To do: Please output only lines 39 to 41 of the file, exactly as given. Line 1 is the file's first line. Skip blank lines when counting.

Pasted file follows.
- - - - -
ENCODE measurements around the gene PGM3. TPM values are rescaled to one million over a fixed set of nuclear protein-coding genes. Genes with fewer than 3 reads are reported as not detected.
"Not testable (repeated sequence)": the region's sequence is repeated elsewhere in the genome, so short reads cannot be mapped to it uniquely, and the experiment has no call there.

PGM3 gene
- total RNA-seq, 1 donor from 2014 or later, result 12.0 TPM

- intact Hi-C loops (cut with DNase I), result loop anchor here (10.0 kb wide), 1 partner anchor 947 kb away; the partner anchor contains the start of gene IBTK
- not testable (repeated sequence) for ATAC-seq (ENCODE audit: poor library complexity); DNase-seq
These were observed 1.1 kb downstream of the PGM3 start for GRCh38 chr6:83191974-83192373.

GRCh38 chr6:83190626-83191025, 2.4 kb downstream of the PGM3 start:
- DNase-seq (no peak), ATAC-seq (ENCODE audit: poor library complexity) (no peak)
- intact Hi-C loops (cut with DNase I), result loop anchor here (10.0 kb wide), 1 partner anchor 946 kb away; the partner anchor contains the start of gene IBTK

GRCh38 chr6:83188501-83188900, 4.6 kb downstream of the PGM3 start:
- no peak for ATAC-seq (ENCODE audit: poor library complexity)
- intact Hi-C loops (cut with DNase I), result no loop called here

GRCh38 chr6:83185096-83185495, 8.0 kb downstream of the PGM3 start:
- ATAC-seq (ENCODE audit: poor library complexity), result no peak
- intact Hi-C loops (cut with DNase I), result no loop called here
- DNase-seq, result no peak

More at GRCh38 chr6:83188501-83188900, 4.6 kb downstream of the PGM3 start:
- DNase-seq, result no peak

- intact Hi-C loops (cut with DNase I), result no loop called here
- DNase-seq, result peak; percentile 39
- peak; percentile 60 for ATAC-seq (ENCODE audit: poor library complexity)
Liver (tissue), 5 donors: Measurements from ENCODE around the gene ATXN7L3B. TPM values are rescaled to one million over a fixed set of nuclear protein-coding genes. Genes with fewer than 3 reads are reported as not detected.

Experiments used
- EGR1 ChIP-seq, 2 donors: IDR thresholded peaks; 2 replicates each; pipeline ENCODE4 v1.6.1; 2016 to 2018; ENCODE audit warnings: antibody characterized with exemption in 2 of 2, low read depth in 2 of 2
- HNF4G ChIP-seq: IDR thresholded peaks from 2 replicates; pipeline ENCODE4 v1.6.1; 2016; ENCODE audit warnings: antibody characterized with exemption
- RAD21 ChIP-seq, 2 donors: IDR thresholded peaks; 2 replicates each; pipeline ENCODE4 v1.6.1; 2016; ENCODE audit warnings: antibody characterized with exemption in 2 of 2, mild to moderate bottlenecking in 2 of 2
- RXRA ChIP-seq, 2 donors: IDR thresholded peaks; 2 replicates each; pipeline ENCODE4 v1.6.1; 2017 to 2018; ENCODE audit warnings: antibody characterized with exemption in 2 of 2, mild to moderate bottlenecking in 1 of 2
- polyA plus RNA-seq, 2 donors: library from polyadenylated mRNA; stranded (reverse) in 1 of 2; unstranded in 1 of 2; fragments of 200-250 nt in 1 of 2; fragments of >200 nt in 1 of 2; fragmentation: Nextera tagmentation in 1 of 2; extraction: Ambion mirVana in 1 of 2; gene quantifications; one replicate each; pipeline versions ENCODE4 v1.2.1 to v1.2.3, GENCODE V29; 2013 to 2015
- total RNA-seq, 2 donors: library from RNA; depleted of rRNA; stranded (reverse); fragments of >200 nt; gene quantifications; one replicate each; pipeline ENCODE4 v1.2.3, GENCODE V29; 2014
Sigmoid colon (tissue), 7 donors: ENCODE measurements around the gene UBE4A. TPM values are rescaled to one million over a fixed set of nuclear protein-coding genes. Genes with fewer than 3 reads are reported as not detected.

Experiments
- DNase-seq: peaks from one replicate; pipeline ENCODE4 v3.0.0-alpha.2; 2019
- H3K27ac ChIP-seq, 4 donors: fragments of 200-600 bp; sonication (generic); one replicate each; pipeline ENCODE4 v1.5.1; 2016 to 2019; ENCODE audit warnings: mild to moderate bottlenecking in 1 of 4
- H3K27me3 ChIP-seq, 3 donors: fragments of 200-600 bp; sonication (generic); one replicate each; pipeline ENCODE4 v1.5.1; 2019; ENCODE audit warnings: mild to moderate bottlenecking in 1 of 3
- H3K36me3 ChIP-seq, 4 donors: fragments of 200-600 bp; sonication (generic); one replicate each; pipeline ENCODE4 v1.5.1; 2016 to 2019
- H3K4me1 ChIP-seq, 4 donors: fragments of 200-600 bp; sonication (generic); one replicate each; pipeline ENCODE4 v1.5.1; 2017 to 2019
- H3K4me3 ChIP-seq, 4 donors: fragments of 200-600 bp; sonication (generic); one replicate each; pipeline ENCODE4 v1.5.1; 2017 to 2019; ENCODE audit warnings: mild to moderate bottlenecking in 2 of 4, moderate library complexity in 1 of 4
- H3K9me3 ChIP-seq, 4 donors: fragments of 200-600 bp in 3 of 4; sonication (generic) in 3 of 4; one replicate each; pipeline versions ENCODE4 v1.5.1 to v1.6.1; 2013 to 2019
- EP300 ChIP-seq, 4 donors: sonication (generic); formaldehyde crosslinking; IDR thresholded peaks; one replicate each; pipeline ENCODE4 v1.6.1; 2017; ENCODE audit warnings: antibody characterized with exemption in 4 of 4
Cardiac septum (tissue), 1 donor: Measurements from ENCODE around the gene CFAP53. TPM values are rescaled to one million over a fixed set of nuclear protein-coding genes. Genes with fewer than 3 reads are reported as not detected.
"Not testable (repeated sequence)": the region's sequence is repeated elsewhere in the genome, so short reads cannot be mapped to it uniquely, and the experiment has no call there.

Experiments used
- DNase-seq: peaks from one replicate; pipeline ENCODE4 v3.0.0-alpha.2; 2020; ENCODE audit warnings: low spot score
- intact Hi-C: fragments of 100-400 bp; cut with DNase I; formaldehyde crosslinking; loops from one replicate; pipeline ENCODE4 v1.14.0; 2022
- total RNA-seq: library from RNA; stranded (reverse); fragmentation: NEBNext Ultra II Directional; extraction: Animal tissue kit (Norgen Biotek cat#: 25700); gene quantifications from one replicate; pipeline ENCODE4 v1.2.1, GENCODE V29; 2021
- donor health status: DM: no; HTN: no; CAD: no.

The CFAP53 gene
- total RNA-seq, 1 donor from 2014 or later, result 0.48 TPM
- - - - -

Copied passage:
- H3K9me3 ChIP-seq, 4 donors: fragments of 200-600 bp in 3 of 4; sonication (generic) in 3 of 4; one replicate each; pipeline versions ENCODE4 v1.5.1 to v1.6.1; 2013 to 2019
- EP300 ChIP-seq, 4 donors: sonication (generic); formaldehyde crosslinking; IDR thresholded peaks; one replicate each; pipeline ENCODE4 v1.6.1; 2017; ENCODE audit warnings: antibody characterized with exemption in 4 of 4
Cardiac septum (tissue), 1 donor: Measurements from ENCODE around the gene CFAP53. TPM values are rescaled to one million over a fixed set of nuclear protein-coding genes. Genes with fewer than 3 reads are reported as not detected.